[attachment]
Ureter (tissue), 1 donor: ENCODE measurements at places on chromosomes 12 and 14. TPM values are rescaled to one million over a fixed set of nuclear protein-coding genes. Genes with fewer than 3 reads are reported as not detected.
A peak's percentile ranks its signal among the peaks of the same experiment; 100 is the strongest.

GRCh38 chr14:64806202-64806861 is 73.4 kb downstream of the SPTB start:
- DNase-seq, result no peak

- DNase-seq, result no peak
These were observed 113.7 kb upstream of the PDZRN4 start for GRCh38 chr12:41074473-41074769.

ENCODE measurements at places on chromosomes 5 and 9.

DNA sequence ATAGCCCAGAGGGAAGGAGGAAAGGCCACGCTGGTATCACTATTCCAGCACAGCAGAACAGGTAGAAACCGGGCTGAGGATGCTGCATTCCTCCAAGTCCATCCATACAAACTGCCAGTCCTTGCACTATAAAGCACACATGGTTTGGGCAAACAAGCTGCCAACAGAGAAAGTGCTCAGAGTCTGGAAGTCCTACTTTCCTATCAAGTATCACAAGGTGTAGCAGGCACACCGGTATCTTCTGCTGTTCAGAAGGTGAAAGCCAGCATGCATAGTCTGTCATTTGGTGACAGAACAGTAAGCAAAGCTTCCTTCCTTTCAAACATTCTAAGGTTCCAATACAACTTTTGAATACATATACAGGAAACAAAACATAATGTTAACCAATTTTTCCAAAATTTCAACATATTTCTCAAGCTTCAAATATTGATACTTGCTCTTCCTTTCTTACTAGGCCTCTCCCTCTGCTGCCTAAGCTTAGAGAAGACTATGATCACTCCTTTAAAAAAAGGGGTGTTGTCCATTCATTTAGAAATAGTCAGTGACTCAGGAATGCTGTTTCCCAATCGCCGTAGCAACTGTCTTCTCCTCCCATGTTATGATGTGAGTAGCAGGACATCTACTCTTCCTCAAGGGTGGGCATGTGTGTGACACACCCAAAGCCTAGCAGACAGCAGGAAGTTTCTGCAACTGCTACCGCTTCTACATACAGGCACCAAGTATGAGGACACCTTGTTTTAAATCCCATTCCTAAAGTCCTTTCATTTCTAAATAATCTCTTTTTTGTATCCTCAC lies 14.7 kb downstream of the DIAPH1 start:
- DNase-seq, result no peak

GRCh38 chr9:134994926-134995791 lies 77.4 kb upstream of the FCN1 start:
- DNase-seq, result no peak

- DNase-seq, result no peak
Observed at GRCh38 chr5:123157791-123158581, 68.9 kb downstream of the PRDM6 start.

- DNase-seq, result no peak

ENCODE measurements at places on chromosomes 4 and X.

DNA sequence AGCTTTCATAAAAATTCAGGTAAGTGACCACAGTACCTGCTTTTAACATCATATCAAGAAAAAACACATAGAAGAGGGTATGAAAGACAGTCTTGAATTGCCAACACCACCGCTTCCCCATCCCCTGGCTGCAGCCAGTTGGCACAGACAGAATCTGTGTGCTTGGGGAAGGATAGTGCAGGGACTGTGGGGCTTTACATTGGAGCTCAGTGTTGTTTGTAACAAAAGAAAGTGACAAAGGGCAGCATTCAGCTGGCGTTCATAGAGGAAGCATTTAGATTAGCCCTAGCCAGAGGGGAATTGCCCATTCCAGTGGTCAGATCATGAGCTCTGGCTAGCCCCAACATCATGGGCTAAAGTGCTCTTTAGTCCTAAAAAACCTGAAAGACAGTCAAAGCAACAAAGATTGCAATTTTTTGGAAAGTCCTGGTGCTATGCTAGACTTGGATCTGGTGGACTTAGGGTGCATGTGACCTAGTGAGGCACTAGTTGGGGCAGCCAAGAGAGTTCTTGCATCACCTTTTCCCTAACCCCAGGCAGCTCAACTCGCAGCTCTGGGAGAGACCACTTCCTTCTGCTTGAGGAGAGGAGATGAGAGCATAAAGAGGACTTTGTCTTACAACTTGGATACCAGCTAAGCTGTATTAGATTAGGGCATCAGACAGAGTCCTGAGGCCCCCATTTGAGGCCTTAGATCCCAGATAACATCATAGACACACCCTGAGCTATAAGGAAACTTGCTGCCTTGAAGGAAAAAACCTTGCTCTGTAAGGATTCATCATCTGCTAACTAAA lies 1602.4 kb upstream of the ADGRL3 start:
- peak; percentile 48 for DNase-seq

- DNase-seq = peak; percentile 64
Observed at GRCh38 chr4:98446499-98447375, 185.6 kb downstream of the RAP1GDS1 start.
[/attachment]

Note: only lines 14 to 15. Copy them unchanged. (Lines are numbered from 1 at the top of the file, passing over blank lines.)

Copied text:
- DNase-seq, result no peak

ENCODE measurements at places on chromosomes 4 and X.